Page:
This week, Netflix released their new docuseries about Richard Ramirez, aka the Night Stalker. In the spring & summer of 1985, he terrorized the city of LA, torturing and murdering more than a dozen people.
We wanted to give you a quick little nib before you take the deep dive on the streaming platform! Some early critics of the doc have claimed that it goes “too far,” so brace yourselves, this one’s a little bumpy…
True Crime Shows. Why do I do this to myself?
These are the numbers for Richard Ramirez’s run as the media-dubbed “Night Stalker.” (Do we have a philosophical debate about how media glorifies serial killers... Nah, some other time. Let’s just get to the gore!)
From 1984 to 1985, Ramirez committed:
13 counts of murder
5 counts of attempted murder
11 counts of sexual assault
14 counts of burglary
And for these convictions, he was awarded 19 death sentences. There were plenty of detectives and police officers that helped in the lead up to Ramirez’s capture, but it was a quarter of East L.A. residents who got a hold of him first, beating him so severely that he begged the cops that showed up to save him.
Crime & Smog… why, oh why, do people live here again?
Often, true crime pulls us in because of the “why.” Why would someone act this way? In looking at the mental status of Ramirez, psychiatrist Michael H. Stone described the man as a “made” psychopath rather than a “born” psychopath.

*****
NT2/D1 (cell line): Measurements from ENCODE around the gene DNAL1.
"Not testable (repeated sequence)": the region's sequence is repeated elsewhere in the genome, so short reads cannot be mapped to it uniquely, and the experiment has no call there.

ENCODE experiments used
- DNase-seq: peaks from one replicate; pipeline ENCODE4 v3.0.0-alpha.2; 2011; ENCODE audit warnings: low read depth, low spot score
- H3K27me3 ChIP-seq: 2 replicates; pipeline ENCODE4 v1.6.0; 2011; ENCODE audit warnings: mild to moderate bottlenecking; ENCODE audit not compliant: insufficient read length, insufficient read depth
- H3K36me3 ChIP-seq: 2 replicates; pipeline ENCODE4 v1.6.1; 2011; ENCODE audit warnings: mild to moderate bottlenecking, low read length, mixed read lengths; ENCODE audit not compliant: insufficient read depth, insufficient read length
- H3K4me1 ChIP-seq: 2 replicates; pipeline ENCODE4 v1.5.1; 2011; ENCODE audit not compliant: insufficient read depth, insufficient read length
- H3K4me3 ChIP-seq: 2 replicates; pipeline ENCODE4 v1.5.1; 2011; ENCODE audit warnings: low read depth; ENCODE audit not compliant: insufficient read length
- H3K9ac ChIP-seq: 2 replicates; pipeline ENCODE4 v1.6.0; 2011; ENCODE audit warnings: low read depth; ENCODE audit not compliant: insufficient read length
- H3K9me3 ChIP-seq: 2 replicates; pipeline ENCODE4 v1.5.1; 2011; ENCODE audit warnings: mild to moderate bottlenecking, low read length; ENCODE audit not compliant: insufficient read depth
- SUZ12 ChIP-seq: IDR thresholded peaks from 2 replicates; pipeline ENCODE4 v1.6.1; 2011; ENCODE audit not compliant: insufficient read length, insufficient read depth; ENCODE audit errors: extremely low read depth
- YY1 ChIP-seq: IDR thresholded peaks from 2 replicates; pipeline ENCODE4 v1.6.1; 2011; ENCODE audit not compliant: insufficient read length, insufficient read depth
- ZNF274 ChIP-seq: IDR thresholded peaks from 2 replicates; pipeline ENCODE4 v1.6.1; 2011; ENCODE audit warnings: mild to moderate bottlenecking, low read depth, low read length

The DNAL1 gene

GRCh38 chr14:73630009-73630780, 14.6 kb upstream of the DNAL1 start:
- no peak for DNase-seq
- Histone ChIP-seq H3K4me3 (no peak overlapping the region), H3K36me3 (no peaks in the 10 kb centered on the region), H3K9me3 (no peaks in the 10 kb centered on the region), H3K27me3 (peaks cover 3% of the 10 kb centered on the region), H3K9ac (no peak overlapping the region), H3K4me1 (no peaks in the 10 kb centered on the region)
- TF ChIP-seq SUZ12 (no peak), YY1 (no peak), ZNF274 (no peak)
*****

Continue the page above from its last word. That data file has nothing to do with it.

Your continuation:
Ramirez was strongly influenced by his older cousin, Miguel Ramirez, who had made it through Vietnam as a US Army Green Beret. Often sharing his grisly experiences with a teenage Ramirez, Miguel taught the young “Richie” some of his military skills.
A terrible temper combined with frequent drug use led eventually to an act of domestic violence - Miguel fatally shot his wife. According to those who know Richie, it was after this incident that his behavior took a turn for the worse - LSD and an interest in Satanism were just a few of the new vices. (Oh, who knew shooting your spouse might have some psychological consequences!)
Love at first…prison letter?
The incidents were so overly publicized that by the time of Ramirez’s trial, he was receiving letters and visits from many of his “fans.” One woman, Doreen Lioy, wrote him 75 letters. I guess that must’ve done the trick, as they were married in San Quentin in 1988.
Due to California’s lengthy appeals process, Ramirez was never executed. Instead he died in 2013 from complications due to lymphoma, hep C, and substance abuse. He was 53 years old.
Can we get one of those uplifting videos you do after depressing posts?
Of course! Click this link to a video that has been viewed on YouTube over 24 million times (just keep that in mind before you read the title.) Feeling better? Good. Now take a chomp on some longer bites:
(And hey, tell your friends about us. Share the love!)